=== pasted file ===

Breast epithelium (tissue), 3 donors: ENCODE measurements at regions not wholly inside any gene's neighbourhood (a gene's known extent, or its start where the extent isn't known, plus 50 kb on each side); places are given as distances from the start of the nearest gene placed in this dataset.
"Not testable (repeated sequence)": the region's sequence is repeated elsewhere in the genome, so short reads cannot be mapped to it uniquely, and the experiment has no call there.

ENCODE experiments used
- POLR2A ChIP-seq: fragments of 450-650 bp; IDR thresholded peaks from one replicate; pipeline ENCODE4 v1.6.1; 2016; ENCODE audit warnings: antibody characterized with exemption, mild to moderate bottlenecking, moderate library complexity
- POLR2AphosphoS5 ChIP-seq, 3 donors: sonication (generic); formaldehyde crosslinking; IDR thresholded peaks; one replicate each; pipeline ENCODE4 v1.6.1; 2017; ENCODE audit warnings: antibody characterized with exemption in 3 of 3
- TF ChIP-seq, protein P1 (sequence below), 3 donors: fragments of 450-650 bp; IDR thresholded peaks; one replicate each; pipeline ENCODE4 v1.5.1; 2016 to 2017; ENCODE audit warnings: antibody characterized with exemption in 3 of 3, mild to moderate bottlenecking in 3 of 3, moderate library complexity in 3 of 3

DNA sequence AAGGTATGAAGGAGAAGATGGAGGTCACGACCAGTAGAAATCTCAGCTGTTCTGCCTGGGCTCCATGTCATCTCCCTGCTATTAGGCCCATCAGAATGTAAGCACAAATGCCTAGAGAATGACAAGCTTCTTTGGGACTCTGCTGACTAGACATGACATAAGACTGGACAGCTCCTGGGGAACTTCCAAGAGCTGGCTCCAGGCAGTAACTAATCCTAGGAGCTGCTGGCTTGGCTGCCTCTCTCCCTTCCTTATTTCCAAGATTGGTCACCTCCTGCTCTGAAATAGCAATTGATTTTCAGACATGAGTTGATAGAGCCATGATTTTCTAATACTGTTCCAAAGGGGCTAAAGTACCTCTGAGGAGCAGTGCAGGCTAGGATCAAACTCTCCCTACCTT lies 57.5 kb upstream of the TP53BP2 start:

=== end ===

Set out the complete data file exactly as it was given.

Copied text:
Breast epithelium (tissue), 3 donors: ENCODE measurements at regions not wholly inside any gene's neighbourhood (a gene's known extent, or its start where the extent isn't known, plus 50 kb on each side); places are given as distances from the start of the nearest gene placed in this dataset.
"Not testable (repeated sequence)": the region's sequence is repeated elsewhere in the genome, so short reads cannot be mapped to it uniquely, and the experiment has no call there.

ENCODE experiments used
- POLR2A ChIP-seq: fragments of 450-650 bp; IDR thresholded peaks from one replicate; pipeline ENCODE4 v1.6.1; 2016; ENCODE audit warnings: antibody characterized with exemption, mild to moderate bottlenecking, moderate library complexity
- POLR2AphosphoS5 ChIP-seq, 3 donors: sonication (generic); formaldehyde crosslinking; IDR thresholded peaks; one replicate each; pipeline ENCODE4 v1.6.1; 2017; ENCODE audit warnings: antibody characterized with exemption in 3 of 3
- TF ChIP-seq, protein P1 (sequence below), 3 donors: fragments of 450-650 bp; IDR thresholded peaks; one replicate each; pipeline ENCODE4 v1.5.1; 2016 to 2017; ENCODE audit warnings: antibody characterized with exemption in 3 of 3, mild to moderate bottlenecking in 3 of 3, moderate library complexity in 3 of 3

DNA sequence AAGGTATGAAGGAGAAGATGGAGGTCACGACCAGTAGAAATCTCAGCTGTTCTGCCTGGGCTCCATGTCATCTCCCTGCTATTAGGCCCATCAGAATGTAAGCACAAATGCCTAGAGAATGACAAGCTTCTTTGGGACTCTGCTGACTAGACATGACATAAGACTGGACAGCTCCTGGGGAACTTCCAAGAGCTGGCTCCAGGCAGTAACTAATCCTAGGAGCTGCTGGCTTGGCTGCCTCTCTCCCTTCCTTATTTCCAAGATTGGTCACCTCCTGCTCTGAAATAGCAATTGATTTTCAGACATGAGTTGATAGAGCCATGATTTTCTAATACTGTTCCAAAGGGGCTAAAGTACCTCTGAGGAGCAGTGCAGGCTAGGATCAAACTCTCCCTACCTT lies 57.5 kb upstream of the TP53BP2 start: